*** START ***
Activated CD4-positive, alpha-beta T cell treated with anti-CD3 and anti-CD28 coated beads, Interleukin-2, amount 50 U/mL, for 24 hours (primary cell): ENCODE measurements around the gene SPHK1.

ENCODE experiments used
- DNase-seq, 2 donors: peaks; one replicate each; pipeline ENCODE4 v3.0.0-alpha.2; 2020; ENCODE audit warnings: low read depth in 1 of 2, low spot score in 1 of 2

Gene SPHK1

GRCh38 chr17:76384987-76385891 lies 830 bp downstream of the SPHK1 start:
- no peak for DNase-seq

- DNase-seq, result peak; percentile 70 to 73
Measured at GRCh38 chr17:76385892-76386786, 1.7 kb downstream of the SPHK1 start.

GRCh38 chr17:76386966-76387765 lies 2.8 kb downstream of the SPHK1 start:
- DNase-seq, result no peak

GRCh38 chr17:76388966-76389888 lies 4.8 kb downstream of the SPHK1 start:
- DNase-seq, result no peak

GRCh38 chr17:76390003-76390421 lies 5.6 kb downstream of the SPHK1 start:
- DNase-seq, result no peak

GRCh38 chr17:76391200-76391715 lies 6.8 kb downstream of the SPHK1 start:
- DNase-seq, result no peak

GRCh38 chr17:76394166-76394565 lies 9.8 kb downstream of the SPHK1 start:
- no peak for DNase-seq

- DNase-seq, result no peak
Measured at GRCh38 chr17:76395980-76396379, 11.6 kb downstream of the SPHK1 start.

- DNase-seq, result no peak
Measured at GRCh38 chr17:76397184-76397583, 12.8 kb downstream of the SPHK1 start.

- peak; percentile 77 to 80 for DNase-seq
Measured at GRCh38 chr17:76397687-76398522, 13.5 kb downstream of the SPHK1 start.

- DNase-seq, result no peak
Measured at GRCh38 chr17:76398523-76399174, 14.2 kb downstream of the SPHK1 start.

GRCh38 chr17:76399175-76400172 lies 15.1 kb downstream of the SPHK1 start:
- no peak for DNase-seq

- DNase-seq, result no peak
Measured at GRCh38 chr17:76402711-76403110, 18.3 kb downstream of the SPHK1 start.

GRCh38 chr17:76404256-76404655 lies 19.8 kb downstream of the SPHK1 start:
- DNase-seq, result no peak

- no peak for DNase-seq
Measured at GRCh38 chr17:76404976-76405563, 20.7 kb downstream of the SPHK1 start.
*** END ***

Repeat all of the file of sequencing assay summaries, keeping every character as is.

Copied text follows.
Activated CD4-positive, alpha-beta T cell treated with anti-CD3 and anti-CD28 coated beads, Interleukin-2, amount 50 U/mL, for 24 hours (primary cell): ENCODE measurements around the gene SPHK1.

ENCODE experiments used
- DNase-seq, 2 donors: peaks; one replicate each; pipeline ENCODE4 v3.0.0-alpha.2; 2020; ENCODE audit warnings: low read depth in 1 of 2, low spot score in 1 of 2

Gene SPHK1

GRCh38 chr17:76384987-76385891 lies 830 bp downstream of the SPHK1 start:
- no peak for DNase-seq

- DNase-seq, result peak; percentile 70 to 73
Measured at GRCh38 chr17:76385892-76386786, 1.7 kb downstream of the SPHK1 start.

GRCh38 chr17:76386966-76387765 lies 2.8 kb downstream of the SPHK1 start:
- DNase-seq, result no peak

GRCh38 chr17:76388966-76389888 lies 4.8 kb downstream of the SPHK1 start:
- DNase-seq, result no peak

GRCh38 chr17:76390003-76390421 lies 5.6 kb downstream of the SPHK1 start:
- DNase-seq, result no peak

GRCh38 chr17:76391200-76391715 lies 6.8 kb downstream of the SPHK1 start:
- DNase-seq, result no peak

GRCh38 chr17:76394166-76394565 lies 9.8 kb downstream of the SPHK1 start:
- no peak for DNase-seq

- DNase-seq, result no peak
Measured at GRCh38 chr17:76395980-76396379, 11.6 kb downstream of the SPHK1 start.

- DNase-seq, result no peak
Measured at GRCh38 chr17:76397184-76397583, 12.8 kb downstream of the SPHK1 start.

- peak; percentile 77 to 80 for DNase-seq
Measured at GRCh38 chr17:76397687-76398522, 13.5 kb downstream of the SPHK1 start.

- DNase-seq, result no peak
Measured at GRCh38 chr17:76398523-76399174, 14.2 kb downstream of the SPHK1 start.

GRCh38 chr17:76399175-76400172 lies 15.1 kb downstream of the SPHK1 start:
- no peak for DNase-seq

- DNase-seq, result no peak
Measured at GRCh38 chr17:76402711-76403110, 18.3 kb downstream of the SPHK1 start.

GRCh38 chr17:76404256-76404655 lies 19.8 kb downstream of the SPHK1 start:
- DNase-seq, result no peak

- no peak for DNase-seq
Measured at GRCh38 chr17:76404976-76405563, 20.7 kb downstream of the SPHK1 start.